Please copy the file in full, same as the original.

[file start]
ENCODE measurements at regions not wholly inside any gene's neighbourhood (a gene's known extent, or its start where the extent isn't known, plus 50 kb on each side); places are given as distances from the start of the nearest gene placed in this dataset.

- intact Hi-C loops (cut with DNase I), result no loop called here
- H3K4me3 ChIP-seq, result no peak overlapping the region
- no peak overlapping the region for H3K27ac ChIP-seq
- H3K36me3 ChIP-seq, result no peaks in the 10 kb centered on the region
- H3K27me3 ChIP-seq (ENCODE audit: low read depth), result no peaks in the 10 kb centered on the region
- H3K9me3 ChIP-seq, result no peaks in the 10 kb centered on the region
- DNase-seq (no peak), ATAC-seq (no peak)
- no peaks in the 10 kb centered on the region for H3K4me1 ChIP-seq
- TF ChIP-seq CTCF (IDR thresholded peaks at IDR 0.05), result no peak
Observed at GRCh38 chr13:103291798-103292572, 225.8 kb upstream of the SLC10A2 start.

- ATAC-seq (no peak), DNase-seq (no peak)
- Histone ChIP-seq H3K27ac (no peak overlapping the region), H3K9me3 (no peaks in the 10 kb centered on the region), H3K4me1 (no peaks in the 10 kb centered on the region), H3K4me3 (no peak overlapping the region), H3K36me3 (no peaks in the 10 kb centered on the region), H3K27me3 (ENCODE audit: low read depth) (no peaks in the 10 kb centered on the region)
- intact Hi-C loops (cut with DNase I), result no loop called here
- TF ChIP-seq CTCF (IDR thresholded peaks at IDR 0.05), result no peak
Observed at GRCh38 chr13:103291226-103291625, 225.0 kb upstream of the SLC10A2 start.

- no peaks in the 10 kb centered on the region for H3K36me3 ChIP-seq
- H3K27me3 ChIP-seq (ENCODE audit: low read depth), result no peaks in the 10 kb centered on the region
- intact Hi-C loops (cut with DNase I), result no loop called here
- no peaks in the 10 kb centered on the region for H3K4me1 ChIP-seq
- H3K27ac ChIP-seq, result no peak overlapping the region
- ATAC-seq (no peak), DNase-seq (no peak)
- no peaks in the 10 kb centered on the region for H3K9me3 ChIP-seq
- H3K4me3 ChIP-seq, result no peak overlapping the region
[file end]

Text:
ENCODE measurements at regions not wholly inside any gene's neighbourhood (a gene's known extent, or its start where the extent isn't known, plus 50 kb on each side); places are given as distances from the start of the nearest gene placed in this dataset.

- intact Hi-C loops (cut with DNase I), result no loop called here
- H3K4me3 ChIP-seq, result no peak overlapping the region
- no peak overlapping the region for H3K27ac ChIP-seq
- H3K36me3 ChIP-seq, result no peaks in the 10 kb centered on the region
- H3K27me3 ChIP-seq (ENCODE audit: low read depth), result no peaks in the 10 kb centered on the region
- H3K9me3 ChIP-seq, result no peaks in the 10 kb centered on the region
- DNase-seq (no peak), ATAC-seq (no peak)
- no peaks in the 10 kb centered on the region for H3K4me1 ChIP-seq
- TF ChIP-seq CTCF (IDR thresholded peaks at IDR 0.05), result no peak
Observed at GRCh38 chr13:103291798-103292572, 225.8 kb upstream of the SLC10A2 start.

- ATAC-seq (no peak), DNase-seq (no peak)
- Histone ChIP-seq H3K27ac (no peak overlapping the region), H3K9me3 (no peaks in the 10 kb centered on the region), H3K4me1 (no peaks in the 10 kb centered on the region), H3K4me3 (no peak overlapping the region), H3K36me3 (no peaks in the 10 kb centered on the region), H3K27me3 (ENCODE audit: low read depth) (no peaks in the 10 kb centered on the region)
- intact Hi-C loops (cut with DNase I), result no loop called here
- TF ChIP-seq CTCF (IDR thresholded peaks at IDR 0.05), result no peak
Observed at GRCh38 chr13:103291226-103291625, 225.0 kb upstream of the SLC10A2 start.

- no peaks in the 10 kb centered on the region for H3K36me3 ChIP-seq
- H3K27me3 ChIP-seq (ENCODE audit: low read depth), result no peaks in the 10 kb centered on the region
- intact Hi-C loops (cut with DNase I), result no loop called here
- no peaks in the 10 kb centered on the region for H3K4me1 ChIP-seq
- H3K27ac ChIP-seq, result no peak overlapping the region
- ATAC-seq (no peak), DNase-seq (no peak)
- no peaks in the 10 kb centered on the region for H3K9me3 ChIP-seq
- H3K4me3 ChIP-seq, result no peak overlapping the region